People keep asking Jonathan Bernier if this is the best he's ever played, as though his re-emergence in Anaheim is some big surprise.
It's not a shock to the 28-year-old, who recently wrapped up a sterling March in which he went 10-1-2 with a cool .941 save percentage. Bernier has gone 12 straight starts without a regulation loss, thrusting himself unexpectedly into the goaltending conversation for the Ducks' upcoming playoff run.
"I've never lost confidence in myself to be honest," said Bernier during a recent phone interview from southern California.
"I always believed that I'm a good goalie and I can do the job in this league and obviously to have that stretch right now — I'm not trying to prove anything to people I think I'm just trying to get better every day for me. I only try to push myself. I'm not looking really at what people are saying or what they think it's just all about me (and what I think) right."
It wasn't long ago that Bernier struggled to win even once. The Laval, Que., native lost his first 10 starts with the Leafs last season, quickly souring any future under then-new head coach Mike Babcock. Toronto briefly demoted him to the minors sent him to Anaheim in the summer, following the acquisition of his replacement, Frederik Andersen.
Whether because of poor play, poor teams, injury or struggles handling an intense spotlight at a young age, Bernier's experience with the Leafs never panned out. He wonders now how he might have fared if the 2013 trade from Los Angeles had come at a later point in his career, when he had more experience under his belt, more maturity for handling the ups and downs.
"There's a lot of things I would've done, probably, different when I was in Toronto, especially my third year," said Bernier, who has a 20-7-4 record with the Ducks this season. "But I believe that I learned from what happened and I matured a lot as a player and as a person. And you've just got to take all those experiences, either good or bad, and you've just got to keep going forward. If you look back that's when you get screwed."
One lesson from Toronto was worrying less about end results and more about the process of getting there. During that poor start to his third season with the Leafs one loss just snowballed into another, and Bernier felt almost helpless to stop it. He's focused now on going shot to shot, period to period, game to game and nothing beyond that.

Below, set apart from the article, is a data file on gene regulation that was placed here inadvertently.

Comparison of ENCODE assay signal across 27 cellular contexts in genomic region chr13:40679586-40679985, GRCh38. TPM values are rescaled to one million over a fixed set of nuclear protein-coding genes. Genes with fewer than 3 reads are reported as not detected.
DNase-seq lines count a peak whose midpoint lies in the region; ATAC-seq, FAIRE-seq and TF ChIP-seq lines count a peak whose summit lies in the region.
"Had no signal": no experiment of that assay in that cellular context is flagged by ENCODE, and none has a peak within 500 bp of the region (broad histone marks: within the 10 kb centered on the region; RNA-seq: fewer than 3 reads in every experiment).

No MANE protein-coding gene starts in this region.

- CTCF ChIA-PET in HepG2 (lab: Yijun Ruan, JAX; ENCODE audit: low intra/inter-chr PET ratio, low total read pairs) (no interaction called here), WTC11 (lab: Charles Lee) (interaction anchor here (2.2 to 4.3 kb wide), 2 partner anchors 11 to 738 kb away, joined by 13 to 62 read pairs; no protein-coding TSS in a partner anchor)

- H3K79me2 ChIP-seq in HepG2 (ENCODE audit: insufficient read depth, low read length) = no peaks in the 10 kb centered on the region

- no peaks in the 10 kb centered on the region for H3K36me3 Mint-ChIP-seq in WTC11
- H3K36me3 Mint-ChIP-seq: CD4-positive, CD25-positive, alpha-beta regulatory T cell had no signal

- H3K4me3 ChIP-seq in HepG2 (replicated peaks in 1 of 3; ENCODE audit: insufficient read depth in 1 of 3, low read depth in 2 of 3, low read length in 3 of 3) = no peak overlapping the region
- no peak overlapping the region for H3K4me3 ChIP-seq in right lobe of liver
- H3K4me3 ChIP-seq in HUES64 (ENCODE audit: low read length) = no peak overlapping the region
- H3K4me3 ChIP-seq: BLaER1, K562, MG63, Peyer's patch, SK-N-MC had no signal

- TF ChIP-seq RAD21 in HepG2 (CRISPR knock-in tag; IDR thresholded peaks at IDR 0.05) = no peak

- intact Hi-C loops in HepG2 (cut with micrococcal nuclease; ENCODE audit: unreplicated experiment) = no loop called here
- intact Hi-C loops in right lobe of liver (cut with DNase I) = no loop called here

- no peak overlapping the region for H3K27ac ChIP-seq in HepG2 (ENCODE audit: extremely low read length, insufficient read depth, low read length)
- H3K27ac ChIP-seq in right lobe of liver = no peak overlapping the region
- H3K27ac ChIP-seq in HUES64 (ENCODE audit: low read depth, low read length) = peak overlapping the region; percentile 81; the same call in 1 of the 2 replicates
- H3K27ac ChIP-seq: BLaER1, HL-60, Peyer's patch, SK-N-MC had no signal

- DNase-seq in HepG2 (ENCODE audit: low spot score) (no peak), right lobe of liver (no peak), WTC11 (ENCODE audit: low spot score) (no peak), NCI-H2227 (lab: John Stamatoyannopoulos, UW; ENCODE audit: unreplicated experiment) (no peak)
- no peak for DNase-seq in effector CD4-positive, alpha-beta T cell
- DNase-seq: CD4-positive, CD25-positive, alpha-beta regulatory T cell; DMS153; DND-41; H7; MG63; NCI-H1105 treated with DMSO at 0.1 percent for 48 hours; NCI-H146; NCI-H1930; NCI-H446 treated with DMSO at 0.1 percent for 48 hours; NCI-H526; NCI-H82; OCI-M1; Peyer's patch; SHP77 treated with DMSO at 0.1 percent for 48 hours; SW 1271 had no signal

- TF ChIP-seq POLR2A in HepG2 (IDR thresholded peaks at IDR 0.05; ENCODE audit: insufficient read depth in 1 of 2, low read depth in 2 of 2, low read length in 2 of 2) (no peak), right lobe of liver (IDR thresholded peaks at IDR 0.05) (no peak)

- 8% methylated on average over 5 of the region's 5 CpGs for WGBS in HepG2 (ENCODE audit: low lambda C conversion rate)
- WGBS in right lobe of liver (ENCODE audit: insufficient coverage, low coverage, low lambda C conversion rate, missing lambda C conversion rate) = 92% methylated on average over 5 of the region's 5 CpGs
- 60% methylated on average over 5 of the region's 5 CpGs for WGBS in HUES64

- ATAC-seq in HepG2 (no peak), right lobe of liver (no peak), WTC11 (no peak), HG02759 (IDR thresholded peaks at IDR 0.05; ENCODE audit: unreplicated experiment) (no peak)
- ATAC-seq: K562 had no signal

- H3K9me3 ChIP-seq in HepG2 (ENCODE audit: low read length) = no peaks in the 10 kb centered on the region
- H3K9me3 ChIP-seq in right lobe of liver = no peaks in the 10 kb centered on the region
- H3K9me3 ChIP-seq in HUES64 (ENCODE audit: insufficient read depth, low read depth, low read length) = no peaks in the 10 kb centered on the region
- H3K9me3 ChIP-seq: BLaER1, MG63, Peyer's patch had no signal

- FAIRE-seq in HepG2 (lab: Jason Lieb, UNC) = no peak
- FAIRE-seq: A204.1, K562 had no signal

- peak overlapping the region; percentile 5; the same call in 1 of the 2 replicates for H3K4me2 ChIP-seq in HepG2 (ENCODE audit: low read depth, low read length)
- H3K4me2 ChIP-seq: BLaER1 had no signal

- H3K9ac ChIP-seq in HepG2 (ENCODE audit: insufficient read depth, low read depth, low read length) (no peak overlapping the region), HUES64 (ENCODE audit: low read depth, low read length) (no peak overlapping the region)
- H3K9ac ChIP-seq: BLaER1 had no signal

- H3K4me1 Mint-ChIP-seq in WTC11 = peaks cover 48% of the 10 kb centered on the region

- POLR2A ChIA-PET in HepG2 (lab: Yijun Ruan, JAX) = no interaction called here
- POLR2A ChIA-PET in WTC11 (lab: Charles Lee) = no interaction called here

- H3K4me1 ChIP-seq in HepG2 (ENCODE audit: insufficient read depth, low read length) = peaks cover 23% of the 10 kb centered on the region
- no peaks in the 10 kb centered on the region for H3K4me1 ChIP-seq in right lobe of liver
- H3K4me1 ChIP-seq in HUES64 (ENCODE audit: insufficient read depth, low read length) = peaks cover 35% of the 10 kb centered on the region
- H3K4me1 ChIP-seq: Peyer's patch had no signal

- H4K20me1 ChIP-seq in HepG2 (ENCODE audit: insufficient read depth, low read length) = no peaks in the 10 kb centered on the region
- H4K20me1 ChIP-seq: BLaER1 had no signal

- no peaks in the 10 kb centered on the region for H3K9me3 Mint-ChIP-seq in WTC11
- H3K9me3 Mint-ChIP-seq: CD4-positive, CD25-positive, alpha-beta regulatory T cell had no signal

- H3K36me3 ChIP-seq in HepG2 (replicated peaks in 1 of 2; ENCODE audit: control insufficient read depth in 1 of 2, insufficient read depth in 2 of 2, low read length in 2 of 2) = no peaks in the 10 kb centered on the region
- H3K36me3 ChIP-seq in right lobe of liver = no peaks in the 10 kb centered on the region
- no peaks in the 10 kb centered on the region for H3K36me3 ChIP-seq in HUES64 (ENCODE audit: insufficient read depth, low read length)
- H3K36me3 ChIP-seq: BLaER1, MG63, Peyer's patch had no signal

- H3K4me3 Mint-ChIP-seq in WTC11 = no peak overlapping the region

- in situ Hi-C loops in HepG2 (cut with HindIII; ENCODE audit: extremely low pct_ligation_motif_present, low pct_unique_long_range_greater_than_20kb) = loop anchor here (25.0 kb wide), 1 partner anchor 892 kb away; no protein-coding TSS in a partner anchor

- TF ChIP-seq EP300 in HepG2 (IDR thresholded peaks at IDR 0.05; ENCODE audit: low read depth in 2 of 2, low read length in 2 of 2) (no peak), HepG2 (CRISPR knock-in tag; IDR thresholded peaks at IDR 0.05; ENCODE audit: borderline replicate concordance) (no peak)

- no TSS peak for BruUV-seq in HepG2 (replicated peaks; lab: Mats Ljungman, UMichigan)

He's also made some slight technical changes in his year with the Ducks, coached by Randy Carlyle, his one-time boss with the Leafs.
Bernier isn't being as aggressive in the crease as he was under Babcock, who prefers his goalies to play that way.
"Sometimes you just don't feel as comfortable by doing this," Bernier said of aggressively challenging shooters. "We all have a comfort level in our depth and I don't think I was (comfortable) at beginning and maybe it had an effect on my game."
Bernier has only played this much (38 games) and this well at one point in his NHL career — that first season with Toronto when he assembled a .923 save percentage in 55 games. Even he's noticed that his numbers were better then than they are now, so he's not quite sure whether he's now truly at his best.
Regardless, his confidence in the crease is gradually increasing. He has gained Carlyle's faith after stepping up during a recent injury to starter John Gibson.
"I think (Carlyle) has confidence in me and that makes a big difference for a goalie when your coach knows that you can win some games and he has confidence in you then you feel confident right," Bernier said, a striking contrast to Babcock, whose lack of faith became all too apparent.
Without much outside noise or distraction, Bernier has found it easier to focus on hockey in his return California — where he started his career with the Kings. His strong March has made him only a slight underdog to Gibson to start for the Ducks when the playoffs begin next week.
An impending unrestricted free agent, Bernier even has hopes of getting another crack at being a No. 1 somewhere next season.
"Hopefully I can get another chance at it. But, to be honest, I'm really focused on right now and not focusing too much ahead for next year. I think we have everything to go deep and I really want to focus on what's going on now and we'll see in the summer what's going to happen."
Jonas Siegel, The Canadian Press